Lissie has reached middle age without experiencing certain crucial passages that her female ancestors went through, and she knows it is preventing her from achieving something important. She is a healer, and her life is circumscribed by tradition, but she has long been committed to this life. When she discovers a dead body where she had gone to search for something else, she is pushed off the track of her life as a healer. This is the content of the middle of my WIP.

The middle plays out the promises of the beginning, and links those with the ending. Lissie finds a dead body instead of what she was searching for. She must first solve the murder before she can recover the real goal when she broke into an empty house to dig up a cellar in the middle of the night.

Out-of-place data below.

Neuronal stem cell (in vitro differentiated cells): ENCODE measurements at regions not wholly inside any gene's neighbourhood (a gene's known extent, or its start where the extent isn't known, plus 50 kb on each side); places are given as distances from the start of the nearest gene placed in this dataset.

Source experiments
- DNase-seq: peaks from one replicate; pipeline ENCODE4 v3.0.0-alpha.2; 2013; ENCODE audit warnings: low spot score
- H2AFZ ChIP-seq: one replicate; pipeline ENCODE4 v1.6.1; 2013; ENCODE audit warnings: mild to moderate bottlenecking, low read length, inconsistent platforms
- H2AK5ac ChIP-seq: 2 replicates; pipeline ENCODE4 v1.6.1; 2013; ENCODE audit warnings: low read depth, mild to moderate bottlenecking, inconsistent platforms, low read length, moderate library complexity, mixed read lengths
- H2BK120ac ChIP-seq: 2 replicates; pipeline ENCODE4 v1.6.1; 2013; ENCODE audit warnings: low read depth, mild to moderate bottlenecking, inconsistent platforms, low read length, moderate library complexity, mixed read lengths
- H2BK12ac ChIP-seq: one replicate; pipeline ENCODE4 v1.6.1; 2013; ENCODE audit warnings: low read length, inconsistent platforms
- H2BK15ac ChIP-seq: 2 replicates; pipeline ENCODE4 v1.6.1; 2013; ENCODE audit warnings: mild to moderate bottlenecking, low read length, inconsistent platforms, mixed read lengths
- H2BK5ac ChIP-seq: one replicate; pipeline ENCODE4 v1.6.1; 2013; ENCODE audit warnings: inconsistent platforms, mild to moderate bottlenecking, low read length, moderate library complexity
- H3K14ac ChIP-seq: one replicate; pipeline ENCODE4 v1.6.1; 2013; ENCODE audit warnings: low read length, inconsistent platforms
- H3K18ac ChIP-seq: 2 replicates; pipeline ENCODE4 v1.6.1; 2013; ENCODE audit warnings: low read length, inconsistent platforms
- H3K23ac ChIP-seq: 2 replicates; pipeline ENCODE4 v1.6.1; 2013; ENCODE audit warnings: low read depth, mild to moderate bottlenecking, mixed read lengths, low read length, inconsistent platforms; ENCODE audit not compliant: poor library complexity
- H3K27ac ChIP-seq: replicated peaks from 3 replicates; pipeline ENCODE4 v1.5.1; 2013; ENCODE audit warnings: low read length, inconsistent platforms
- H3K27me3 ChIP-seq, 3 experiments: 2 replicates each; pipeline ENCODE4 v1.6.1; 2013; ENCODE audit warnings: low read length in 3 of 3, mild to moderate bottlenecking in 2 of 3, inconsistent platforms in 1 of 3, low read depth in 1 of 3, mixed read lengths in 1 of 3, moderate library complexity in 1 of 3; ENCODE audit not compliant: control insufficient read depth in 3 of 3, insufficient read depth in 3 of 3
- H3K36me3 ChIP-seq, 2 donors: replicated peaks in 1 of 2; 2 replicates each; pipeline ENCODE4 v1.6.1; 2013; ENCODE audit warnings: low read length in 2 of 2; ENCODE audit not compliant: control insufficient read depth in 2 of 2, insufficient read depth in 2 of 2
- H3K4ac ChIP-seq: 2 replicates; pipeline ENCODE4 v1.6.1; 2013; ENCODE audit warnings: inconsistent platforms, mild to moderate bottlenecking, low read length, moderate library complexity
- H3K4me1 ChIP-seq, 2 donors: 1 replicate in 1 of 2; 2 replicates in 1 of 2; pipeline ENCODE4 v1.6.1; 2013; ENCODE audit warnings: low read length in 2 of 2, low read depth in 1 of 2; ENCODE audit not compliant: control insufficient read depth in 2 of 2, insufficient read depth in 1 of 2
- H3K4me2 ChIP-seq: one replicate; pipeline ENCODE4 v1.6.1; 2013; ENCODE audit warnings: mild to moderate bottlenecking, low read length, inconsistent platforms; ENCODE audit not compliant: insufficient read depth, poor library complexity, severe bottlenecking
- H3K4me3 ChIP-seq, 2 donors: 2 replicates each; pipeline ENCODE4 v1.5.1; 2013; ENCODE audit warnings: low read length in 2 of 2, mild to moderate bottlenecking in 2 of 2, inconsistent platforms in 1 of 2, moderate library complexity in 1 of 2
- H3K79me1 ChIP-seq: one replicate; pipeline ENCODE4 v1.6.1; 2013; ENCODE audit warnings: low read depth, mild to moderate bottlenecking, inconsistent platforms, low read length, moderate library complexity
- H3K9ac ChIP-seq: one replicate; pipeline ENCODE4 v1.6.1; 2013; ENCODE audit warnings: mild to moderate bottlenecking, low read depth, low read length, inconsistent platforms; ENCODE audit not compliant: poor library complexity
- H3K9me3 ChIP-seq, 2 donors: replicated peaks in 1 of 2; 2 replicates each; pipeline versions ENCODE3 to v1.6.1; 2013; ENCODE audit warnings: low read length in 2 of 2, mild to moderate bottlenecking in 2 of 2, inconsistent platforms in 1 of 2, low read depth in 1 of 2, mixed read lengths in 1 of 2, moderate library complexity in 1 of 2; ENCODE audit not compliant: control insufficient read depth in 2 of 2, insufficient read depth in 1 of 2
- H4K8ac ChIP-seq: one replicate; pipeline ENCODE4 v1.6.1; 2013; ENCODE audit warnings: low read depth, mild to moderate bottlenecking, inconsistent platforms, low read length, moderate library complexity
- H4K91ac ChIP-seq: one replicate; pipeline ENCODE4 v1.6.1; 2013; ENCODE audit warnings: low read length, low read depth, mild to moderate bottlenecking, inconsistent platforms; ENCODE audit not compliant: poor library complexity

Her personal journey is tied to this discovery of a body and her search for a solution for the crime. When the crime is solved, she'll be that much closer to understanding her own journey. This is the middle, and this is the real work of the writer.

I've reached 39,000 words. Wish me luck for the rest of the journey.


  1. Good luck! Am on the other end of the middle myself, but still not in the ending pages. Sounds like a new project for you and I look forward to reading it. Because luck or not, Susan, you always find your way to telling a really good story.

    1. Thanks, Edith. I love the process of discovery but getting that middle into shape is a challenge. Thanks for commenting.